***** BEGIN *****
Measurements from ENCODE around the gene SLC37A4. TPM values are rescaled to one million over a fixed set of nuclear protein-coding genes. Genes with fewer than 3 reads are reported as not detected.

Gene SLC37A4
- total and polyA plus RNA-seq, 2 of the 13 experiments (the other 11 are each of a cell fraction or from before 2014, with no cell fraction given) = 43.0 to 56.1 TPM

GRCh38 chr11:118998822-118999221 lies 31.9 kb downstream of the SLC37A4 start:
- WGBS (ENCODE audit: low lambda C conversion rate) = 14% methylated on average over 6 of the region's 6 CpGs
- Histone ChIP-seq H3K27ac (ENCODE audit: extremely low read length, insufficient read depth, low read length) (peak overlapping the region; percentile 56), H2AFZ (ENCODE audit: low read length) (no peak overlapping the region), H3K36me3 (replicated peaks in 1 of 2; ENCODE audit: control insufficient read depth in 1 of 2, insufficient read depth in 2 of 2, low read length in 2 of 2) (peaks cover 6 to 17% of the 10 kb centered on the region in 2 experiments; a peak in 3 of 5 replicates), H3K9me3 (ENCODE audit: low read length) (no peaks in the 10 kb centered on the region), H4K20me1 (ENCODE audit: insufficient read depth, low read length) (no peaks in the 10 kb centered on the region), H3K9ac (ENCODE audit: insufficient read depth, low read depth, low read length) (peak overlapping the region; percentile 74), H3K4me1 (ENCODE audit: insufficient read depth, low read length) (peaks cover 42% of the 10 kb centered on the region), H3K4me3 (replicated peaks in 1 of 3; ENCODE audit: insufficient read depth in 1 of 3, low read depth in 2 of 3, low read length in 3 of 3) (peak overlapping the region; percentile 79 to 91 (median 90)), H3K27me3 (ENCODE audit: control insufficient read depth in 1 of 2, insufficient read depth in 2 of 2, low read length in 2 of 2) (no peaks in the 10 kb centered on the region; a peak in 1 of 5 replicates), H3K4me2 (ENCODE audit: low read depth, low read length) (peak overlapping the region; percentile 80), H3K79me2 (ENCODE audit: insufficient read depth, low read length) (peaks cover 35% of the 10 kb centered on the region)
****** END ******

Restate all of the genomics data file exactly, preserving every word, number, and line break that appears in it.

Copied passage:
Measurements from ENCODE around the gene SLC37A4. TPM values are rescaled to one million over a fixed set of nuclear protein-coding genes. Genes with fewer than 3 reads are reported as not detected.

Gene SLC37A4
- total and polyA plus RNA-seq, 2 of the 13 experiments (the other 11 are each of a cell fraction or from before 2014, with no cell fraction given) = 43.0 to 56.1 TPM

GRCh38 chr11:118998822-118999221 lies 31.9 kb downstream of the SLC37A4 start:
- WGBS (ENCODE audit: low lambda C conversion rate) = 14% methylated on average over 6 of the region's 6 CpGs
- Histone ChIP-seq H3K27ac (ENCODE audit: extremely low read length, insufficient read depth, low read length) (peak overlapping the region; percentile 56), H2AFZ (ENCODE audit: low read length) (no peak overlapping the region), H3K36me3 (replicated peaks in 1 of 2; ENCODE audit: control insufficient read depth in 1 of 2, insufficient read depth in 2 of 2, low read length in 2 of 2) (peaks cover 6 to 17% of the 10 kb centered on the region in 2 experiments; a peak in 3 of 5 replicates), H3K9me3 (ENCODE audit: low read length) (no peaks in the 10 kb centered on the region), H4K20me1 (ENCODE audit: insufficient read depth, low read length) (no peaks in the 10 kb centered on the region), H3K9ac (ENCODE audit: insufficient read depth, low read depth, low read length) (peak overlapping the region; percentile 74), H3K4me1 (ENCODE audit: insufficient read depth, low read length) (peaks cover 42% of the 10 kb centered on the region), H3K4me3 (replicated peaks in 1 of 3; ENCODE audit: insufficient read depth in 1 of 3, low read depth in 2 of 3, low read length in 3 of 3) (peak overlapping the region; percentile 79 to 91 (median 90)), H3K27me3 (ENCODE audit: control insufficient read depth in 1 of 2, insufficient read depth in 2 of 2, low read length in 2 of 2) (no peaks in the 10 kb centered on the region; a peak in 1 of 5 replicates), H3K4me2 (ENCODE audit: low read depth, low read length) (peak overlapping the region; percentile 80), H3K79me2 (ENCODE audit: insufficient read depth, low read length) (peaks cover 35% of the 10 kb centered on the region)